Friday, December 03, 2010

Don Tapscott: New York Times Cover Story on "Growing Up Digital" Misses the Mark

Not everyone had the same reaction, however (I think this is mostly nonsense – it completely ignores the obvious):

It's a pretty bleak picture that would make any teacher and parent want to pull the plug. To be sure, technology can be a distraction. If students are not performing well in school it's the responsibility of parents and teachers to help them organize their lives for success. And of course kids need balance. If your son spends more time in solitary video game playing than hanging with his friends or doing his homework then corrective action is required.

However the Times piece is so clichéd and one-sided that it's more than misleading: it's dangerous. Anecdotes can be deceptive. Making the case that kids are not performing well is like shooting fish in a barrel. Jay Leno does it all the time. However while anecdotes and an occasional expert quote about how kids can't focus makes for a good read, the data speaks otherwise. And there are some very big issues being discussed in this piece, not just about technology and kids, but its role in the home, schools and society. And I worry that many parents and teachers might draw the wrong conclusion.

To begin, there is no actual evidence to support the view that this generation is distracted, performing poorly or otherwise less capable than previous generations. In fact the evidence suggests that on the whole, this is the smartest generation ever. IQ is up year over year for many years, university entrance exam scores are at an all time high and it has never been tougher to get into the best universities. Furthermore, volunteering amongst high school and university students is at an all time high and in the US the percentage of kids that are clean in high school -- i.e. they don't do drugs or alcohol -- is up year over year for 15 years. This is a generation about which we can be enormously hopeful.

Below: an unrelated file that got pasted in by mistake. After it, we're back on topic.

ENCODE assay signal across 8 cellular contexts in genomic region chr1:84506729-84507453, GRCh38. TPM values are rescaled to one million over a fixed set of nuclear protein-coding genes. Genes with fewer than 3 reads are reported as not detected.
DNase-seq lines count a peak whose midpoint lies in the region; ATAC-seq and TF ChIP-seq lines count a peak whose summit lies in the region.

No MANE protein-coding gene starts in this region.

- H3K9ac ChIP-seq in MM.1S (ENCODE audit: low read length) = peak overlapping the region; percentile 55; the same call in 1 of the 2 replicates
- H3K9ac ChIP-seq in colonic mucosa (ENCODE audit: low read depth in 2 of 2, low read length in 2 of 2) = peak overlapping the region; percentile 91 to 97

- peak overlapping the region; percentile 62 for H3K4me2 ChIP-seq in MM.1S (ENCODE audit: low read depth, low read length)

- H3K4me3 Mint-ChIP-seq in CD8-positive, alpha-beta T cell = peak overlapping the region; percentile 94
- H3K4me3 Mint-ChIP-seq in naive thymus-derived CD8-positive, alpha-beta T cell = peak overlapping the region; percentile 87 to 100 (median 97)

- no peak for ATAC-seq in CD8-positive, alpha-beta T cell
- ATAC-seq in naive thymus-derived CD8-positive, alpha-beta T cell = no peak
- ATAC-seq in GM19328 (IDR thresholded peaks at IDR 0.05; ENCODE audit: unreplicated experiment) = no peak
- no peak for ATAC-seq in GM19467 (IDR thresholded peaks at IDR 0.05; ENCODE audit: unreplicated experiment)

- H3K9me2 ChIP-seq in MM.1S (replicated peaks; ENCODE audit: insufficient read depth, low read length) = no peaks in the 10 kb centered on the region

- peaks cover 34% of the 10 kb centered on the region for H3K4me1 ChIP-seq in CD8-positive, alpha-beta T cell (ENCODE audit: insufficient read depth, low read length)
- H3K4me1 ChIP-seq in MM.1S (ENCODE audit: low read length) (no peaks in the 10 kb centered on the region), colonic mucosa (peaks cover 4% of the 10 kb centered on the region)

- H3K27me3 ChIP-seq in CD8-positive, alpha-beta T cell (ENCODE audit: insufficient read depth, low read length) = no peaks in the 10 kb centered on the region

Yes, the bottom tier is not performing well -- almost one-third of all students drop out of high school. But even with this group dragging mean scores down there is no noticeable decline in performance. National testing in the U.S. suggests that over the last decade or so, students have improved, especially at the Grade 4 and 8 level, while Grade 12 students have either stayed the same or improved slightly in writing, civics and history.

And when it comes to the poor performance of the bottom tier, blaming the Internet is like blaming the library for illiteracy.



Don Tapscott

Posted: November 23, 2010 06:22 PM

New York Times Cover Story on "Growing Up Digital" Misses the Mark

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